Ever since my braces came off when I was fifteen, I have been fairly meticulous about caring for my teeth though I admit to falling off the flossing wagon every so often. This is largely motivated by a desire to avoid my dentist's tools of horror; I didn't lose any teeth when I was fitted for braces, I don't have any fillings, my wisdom teeth lie dormant, and this is how I like it. In fact, I get a little paranoid about my oral health sometimes, cornering my mother at the most inopportune moments to have her examine my teeth for signs of decay. Not too long ago, I woke up in a panic from a dream where my molars had rotted away, leaving nothing but cobwebby nerve endings peppered with black spots that resembled dragonfruit seeds. I carried that nightmare with me for weeks after.
When I started my first job, I realized how essential coffee breaks were to a worker. I was already a moderate coffee drinker, but I now upped my daily dose because I was often cold, bored and sleepy at work. My supervisor H. was a darling newly-minted PhD in her late thirties and a fellow coffee junkie. She had just returned to Taiwan after spending twelve years in London, bringing back with her a British accent and what appeared to be very British teeth that seemed out of place in her Chinese Snow White face. A front tooth was blackened; dead to the world, H. explained, after someone had accidentally hit her in the mouth with a "brolly".
One day, after a trip to the dentist, H. had a question for me. "You know, you have really white teeth for a coffee drinker. How do you do it?"
"I-I- do?" I squeaked. My teeth were healthy, but they were more yellowed ivory than white.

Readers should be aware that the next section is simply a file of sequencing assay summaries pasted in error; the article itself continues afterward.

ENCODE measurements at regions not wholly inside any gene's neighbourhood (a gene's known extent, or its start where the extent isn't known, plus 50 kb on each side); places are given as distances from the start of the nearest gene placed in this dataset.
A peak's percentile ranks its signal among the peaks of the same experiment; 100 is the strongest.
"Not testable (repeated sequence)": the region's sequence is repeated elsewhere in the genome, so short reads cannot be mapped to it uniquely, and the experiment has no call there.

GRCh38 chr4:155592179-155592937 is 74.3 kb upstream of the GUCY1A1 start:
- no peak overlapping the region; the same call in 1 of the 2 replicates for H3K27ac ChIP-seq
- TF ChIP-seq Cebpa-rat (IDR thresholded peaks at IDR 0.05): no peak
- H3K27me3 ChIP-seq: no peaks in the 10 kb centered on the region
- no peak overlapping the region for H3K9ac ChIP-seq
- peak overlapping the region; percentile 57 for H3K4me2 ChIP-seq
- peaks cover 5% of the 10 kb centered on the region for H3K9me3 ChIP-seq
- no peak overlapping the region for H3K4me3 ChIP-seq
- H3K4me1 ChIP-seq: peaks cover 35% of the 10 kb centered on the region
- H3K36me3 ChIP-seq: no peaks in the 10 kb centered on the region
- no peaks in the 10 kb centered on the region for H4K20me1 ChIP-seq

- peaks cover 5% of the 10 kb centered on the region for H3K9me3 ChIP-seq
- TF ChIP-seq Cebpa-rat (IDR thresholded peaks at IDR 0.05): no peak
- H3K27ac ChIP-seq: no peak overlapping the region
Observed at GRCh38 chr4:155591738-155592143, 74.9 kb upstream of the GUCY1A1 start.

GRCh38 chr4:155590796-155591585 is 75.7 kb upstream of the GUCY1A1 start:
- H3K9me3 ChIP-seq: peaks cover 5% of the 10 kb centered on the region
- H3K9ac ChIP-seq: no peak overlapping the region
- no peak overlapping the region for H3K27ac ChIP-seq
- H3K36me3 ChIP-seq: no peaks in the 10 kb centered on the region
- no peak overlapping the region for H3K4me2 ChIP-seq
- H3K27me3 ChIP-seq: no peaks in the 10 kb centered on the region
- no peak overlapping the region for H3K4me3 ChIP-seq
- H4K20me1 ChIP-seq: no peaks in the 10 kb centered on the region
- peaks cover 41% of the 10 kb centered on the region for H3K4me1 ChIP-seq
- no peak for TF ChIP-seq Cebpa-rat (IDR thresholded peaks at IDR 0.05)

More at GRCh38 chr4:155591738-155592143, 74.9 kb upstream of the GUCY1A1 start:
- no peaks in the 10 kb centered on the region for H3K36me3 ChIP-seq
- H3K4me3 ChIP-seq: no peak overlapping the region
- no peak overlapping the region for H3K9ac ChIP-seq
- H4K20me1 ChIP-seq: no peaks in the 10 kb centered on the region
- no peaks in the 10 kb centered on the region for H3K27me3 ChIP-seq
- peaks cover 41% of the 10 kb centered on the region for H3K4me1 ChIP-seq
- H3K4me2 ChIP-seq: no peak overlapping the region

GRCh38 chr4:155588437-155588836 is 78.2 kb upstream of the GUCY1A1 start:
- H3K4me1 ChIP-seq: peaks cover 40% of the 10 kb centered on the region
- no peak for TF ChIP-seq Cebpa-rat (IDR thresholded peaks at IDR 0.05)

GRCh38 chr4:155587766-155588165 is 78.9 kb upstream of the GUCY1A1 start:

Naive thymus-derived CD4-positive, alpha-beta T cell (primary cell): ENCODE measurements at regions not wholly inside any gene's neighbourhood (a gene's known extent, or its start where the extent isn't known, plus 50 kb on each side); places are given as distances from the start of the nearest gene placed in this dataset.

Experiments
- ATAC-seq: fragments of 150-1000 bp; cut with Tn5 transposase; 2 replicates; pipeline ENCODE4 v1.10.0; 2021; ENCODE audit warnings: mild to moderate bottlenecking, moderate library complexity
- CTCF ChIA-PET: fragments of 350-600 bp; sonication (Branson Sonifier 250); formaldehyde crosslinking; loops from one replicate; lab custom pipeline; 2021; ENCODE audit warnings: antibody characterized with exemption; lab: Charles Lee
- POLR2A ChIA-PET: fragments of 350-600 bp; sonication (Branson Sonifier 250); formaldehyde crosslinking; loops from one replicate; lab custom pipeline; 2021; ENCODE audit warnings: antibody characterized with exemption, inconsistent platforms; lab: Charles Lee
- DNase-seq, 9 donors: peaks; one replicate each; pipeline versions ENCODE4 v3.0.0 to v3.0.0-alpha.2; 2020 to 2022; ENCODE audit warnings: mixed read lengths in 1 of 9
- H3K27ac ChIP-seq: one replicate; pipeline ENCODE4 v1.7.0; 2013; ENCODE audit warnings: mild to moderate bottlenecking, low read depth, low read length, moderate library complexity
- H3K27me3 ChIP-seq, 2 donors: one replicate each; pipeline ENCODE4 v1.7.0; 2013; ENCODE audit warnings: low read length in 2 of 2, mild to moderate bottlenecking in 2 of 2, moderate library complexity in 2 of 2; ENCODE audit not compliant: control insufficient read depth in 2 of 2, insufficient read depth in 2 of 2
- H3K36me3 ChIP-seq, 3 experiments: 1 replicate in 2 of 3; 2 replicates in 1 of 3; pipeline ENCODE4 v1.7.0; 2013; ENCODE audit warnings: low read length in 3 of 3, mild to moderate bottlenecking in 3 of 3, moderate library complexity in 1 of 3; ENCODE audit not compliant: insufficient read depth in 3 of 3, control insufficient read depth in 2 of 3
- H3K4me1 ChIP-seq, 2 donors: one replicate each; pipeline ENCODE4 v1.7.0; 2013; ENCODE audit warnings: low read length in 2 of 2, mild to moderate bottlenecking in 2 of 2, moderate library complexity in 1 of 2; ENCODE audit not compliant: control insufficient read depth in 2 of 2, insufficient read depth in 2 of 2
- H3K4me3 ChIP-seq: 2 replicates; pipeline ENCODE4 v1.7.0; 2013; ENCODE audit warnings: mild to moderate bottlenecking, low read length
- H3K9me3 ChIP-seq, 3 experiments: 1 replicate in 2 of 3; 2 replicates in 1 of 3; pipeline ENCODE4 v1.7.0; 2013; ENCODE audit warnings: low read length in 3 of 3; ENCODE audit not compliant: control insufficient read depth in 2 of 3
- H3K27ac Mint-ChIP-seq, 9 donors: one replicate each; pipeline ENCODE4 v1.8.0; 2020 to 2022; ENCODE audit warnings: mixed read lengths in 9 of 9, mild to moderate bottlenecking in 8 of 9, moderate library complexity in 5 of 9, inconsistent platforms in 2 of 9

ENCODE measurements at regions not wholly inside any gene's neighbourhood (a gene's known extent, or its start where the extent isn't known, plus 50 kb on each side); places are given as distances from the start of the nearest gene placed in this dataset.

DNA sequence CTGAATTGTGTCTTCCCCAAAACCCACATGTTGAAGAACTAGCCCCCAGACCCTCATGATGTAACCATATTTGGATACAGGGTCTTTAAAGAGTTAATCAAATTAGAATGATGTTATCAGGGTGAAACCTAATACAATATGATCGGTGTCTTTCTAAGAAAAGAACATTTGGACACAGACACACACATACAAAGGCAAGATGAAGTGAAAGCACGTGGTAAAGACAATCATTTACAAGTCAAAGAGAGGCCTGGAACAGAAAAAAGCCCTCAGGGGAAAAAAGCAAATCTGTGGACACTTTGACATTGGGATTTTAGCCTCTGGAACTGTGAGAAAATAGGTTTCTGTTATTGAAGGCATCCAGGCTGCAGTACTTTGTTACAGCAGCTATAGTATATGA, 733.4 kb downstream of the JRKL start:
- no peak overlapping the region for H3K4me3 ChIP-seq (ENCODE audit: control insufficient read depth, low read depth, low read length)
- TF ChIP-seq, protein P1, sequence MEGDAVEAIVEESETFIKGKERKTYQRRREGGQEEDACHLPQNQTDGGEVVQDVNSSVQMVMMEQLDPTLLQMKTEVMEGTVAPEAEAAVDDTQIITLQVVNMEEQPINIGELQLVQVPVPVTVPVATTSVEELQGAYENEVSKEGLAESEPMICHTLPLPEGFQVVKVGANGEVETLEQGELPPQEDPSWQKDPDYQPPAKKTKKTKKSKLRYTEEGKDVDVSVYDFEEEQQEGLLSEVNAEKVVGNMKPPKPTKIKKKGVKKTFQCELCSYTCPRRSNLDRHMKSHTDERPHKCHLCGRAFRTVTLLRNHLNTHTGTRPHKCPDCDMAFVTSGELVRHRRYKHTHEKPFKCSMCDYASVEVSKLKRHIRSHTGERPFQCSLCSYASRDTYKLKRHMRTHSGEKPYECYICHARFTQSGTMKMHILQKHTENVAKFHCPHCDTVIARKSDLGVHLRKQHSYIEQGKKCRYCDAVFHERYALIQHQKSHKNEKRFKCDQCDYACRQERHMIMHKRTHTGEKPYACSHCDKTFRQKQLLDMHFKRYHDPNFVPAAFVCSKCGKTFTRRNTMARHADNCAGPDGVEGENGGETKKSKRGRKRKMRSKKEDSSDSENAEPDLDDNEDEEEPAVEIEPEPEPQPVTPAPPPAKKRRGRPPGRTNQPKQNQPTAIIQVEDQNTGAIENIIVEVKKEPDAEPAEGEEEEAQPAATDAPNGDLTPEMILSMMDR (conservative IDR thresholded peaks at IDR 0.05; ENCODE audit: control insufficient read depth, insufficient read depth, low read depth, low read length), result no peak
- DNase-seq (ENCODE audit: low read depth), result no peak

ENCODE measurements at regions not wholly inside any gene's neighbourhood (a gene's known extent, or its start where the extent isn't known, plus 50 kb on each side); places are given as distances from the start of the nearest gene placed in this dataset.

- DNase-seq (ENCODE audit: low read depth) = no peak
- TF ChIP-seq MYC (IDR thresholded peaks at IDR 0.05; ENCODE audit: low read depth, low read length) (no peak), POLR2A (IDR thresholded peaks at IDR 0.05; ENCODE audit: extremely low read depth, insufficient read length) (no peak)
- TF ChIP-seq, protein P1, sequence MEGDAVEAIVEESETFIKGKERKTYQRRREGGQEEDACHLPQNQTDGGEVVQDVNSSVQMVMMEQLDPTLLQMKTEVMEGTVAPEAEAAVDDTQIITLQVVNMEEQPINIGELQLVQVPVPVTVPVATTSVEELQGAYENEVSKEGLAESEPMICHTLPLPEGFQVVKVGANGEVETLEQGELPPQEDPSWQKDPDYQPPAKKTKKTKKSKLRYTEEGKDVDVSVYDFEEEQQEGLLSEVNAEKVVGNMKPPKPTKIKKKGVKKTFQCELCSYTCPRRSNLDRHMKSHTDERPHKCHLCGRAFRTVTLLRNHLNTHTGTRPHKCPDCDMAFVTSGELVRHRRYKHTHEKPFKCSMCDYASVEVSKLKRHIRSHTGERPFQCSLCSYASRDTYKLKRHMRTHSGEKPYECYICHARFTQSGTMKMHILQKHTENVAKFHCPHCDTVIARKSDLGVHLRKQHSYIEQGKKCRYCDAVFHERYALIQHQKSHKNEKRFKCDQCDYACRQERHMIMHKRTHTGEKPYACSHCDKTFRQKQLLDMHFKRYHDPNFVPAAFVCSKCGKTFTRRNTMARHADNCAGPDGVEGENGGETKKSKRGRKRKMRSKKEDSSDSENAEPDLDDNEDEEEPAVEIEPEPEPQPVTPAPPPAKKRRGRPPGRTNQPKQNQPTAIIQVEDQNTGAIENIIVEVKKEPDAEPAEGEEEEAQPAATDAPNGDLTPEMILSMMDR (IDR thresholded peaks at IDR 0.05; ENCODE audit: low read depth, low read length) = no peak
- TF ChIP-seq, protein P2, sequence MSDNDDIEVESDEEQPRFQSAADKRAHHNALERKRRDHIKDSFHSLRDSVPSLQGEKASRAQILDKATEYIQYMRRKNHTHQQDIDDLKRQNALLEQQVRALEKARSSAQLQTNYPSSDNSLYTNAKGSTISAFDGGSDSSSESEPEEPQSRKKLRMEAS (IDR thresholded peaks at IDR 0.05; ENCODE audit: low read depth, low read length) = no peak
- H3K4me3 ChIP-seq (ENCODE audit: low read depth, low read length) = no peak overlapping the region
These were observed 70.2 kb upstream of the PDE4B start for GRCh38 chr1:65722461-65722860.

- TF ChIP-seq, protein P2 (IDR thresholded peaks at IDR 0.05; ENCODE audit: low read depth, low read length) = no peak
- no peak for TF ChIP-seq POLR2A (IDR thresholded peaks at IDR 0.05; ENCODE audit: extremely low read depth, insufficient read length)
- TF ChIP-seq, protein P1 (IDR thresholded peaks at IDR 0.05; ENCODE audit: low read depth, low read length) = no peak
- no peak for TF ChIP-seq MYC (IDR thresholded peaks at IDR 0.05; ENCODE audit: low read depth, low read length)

"Yes. You know, my teeth used to be as white as yours. Then I embarked on my PhD studies and began to drink several cups of coffee a day."
I looked at the mouth from which those words were originating. I caught another glimpse of her teeth. Alarm bells went off in my head. That very evening, on my way home from work, I ransacked a Watson's store in search of a whitening toothpaste and obsessively monitored the colour of my teeth for months.
As far as tooth-whiteners are concerned, Malaysian consumers don't have much to choose from although every other tube of toothpaste claims that it has "whitening" properties. I've used whitening toothpastes from Colgate and Darlie, but I seem to have the greatest success with Australia's Pearl Drops Whitening toothpaste.
After using it for about a month, the stains on my teeth were noticeably (but not dramatically) lightened. Some whitening toothpastes don't foam well and have a harsh, abrasive feel to them, but Pearl Drops froths and cleanses like regular toothpaste. Like all whitening products, do not expect a miracle. The fluorescent chops celebrities sport in magazines are veneers or the handiwork of expensive designer dentists in New York and Malibu who use potent bleaching gels and even X-rays to whiten teeth. Pearls Drops retails for around AUD$4.00 in its native Australia, but at RM16.90 in Malaysia, it's still pricier than what we are used to paying for toothpaste here.
Pearl Drops is available in pharmacies and supermarkets in most Malaysian cities. If I can find mine in the Jusco supermarket here in Ipoh, you'll be able to get some wherever you're living.